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-   -   My first crack at homebrew mo-cap. Sort of. (http://www.tree-of-souls.com/development/3595-my_first_crack_homebrew_mo-cap_sort_of.html)

Aaron 01-29-2011 03:59 PM

My first crack at homebrew mo-cap. Sort of.
 
Not really mo-cap, but a fun project nonetheless. I'm working on the "real" glove now, which uses a metallic "exoskeleton" on a fabric glove, commodity potentiometers, and can also measure deflection between the fingers. So far, so good. I hope to post some pictures of that one in a couple of months.

YouTube - Cleaning Glove as Virtual Reality Input Device

Everything seen in the video is of my original design, including the circuit board, which was my first ever attempt to use all surface-mount electronics in a project. And boy! Was that ever a pain!!

PS: Don't ask me why I made the hand model green instead of blue. I'm sorry. :)

James of terra 01-29-2011 08:13 PM

That is really neat. Must took along time to desgin and assemble! Great work, best of luck for your project. A++

Aaron 01-30-2011 05:50 AM

Thanks! Going from idea to what's shown in the video took about five months. Happily, with the electronics mostly behind me, I've been able to confidently experiment with other (e.g., mechanical) aspects. The circuit board was designed to be the basis for a bunch of different input and biometrics projects, so it'll be a while before I have to crack the design on that. I hope!

ISV Venture Star 01-30-2011 06:53 AM

This is awesome. Keep going!

Human No More 01-30-2011 07:53 PM

Amazing :D

What's the design of the circuit board like?

Aaron 01-30-2011 09:42 PM

Quote:

Originally Posted by Human No More (Post 126205)
Amazing :D

What's the design of the circuit board like?

Hi HNM:

The board is a USB bus-powered 14-channel sampler. Conceptually, it's nothing amazing. Its design is centered on a PIC 16F1934 microcontroller running at 32MHz. I chose that chip because of the large number of analog inputs it offered. The firmware basically just cycles through all these inputs very quickly--about 2500 samples/sec/channel with all channels in use--and hands the samples off to a FT245R USB FIFO which takes care of the USB. There is also a pair of 8-channel amplifiers between the inputs and the 16F1934 for conditioning, but they're not doing a lot for me in this glove application.

It works.

As I mentioned earlier, one of the bigger challenges for me was just the soldering. I've done plenty of electronics hacking, just not a lot with surface-mount stuff. Unfortunately, surface mount is what all the cool parts come in these days, so I needed to take the plunge at some point!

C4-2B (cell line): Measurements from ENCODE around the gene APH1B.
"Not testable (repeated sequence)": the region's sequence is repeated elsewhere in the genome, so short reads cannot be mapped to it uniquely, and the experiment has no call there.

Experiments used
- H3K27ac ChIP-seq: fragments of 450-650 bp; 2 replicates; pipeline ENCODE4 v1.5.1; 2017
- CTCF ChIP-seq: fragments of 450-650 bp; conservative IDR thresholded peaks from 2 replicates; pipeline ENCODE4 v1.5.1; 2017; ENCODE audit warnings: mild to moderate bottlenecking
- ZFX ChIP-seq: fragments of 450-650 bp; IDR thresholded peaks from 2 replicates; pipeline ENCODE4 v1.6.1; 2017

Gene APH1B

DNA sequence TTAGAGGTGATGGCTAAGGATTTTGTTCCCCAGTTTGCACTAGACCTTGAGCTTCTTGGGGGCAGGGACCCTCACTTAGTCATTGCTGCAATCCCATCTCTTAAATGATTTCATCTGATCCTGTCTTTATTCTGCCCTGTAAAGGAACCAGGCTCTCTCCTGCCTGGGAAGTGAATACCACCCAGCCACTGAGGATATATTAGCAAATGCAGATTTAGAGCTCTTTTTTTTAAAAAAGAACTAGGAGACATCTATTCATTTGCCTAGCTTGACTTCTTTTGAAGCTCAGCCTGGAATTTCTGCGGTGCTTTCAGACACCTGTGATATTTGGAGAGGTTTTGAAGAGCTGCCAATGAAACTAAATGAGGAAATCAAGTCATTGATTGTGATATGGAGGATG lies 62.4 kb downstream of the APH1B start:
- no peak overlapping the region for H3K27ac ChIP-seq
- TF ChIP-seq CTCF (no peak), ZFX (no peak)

Human No More 02-01-2011 01:08 AM

You've certainly done more than me there :P , I am impressed :)

stdout 02-01-2011 11:12 PM

Very nice. If I somehow end up a crazy billionaire, I shall be getting you to build me my nanosuit :P

Aaron 02-02-2011 04:54 PM

Quote:

Originally Posted by Human No More (Post 126463)
You've certainly done more than me there :P , I am impressed :)

I see your "Occupation: Student." You studying CS, CE, EE? I hope so. As somebody who does quite a bit of technical recruiting, I can say with certainty that the ranks of professional geekdom still need a LOT of help! :)

Quote:

Originally Posted by stdout (Post 126681)
Very nice. If I somehow end up a crazy billionaire, I shall be getting you to build me my nanosuit :P

:D If only I could get paid to do this kind of stuff! Alas, a degree in electrical engineering is one you'll never see followed by "or equivalent experience" in a list of job qualifications. :P

Human No More 02-02-2011 10:55 PM

CS, unfortunately. Turned out to not be particularly relevant or useful, although at least my main interests are still doable without a specific degree.

Aaron 02-02-2011 11:30 PM

Quote:

Originally Posted by Human No More (Post 126929)
CS, unfortunately. Turned out to not be particularly relevant or useful, although at least my main interests are still doable without a specific degree.

Ouch! Go easy on CS! :) I trust that "not ... relevant or useful" is meant to be taken in the context of your new goals. That's fair. You'll be glad to have the "piece of paper" though, so don't stop pursuing it! That's how employers deluged with resumes "cut the deck," so to speak.

Getting OT. Sorry.

But whatever you do decide to go after: Best of luck!

Thorinair 02-03-2011 04:04 PM

This is AWESOME! Great job! :D
A suggestion: you could add digital gyro, accelerometer and compass circuits, like the ones iPhone has for even more useful data :)

Aaron 02-03-2011 04:31 PM

Quote:

Originally Posted by Thorinair (Post 127043)
This is AWESOME! Great job! :D
A suggestion: you could add digital gyro, accelerometer and compass circuits, like the ones iPhone has for even more useful data :)

Definitely! I actually have several leftover inputs in this particular configuration to play with adding accelerometers and have been planning to do so. I want to finish off the deflection sensors for the fingers first, though. The rubber sensors I used here were an experiment and a partial failure. Their durability and accuracy suck, and I had to implement smoothing and other nasty hacks to cope with that, so they're out for the next round! :)

Fosus 05-15-2011 06:16 PM

Why hadn't I seen this thread before :/

That's a cool glove :D

Moco Loco 10-12-2011 08:08 PM

Quote:

Originally Posted by Aaron (Post 126000)
I hope to post some pictures of that one in a couple of months.

Pics please :D


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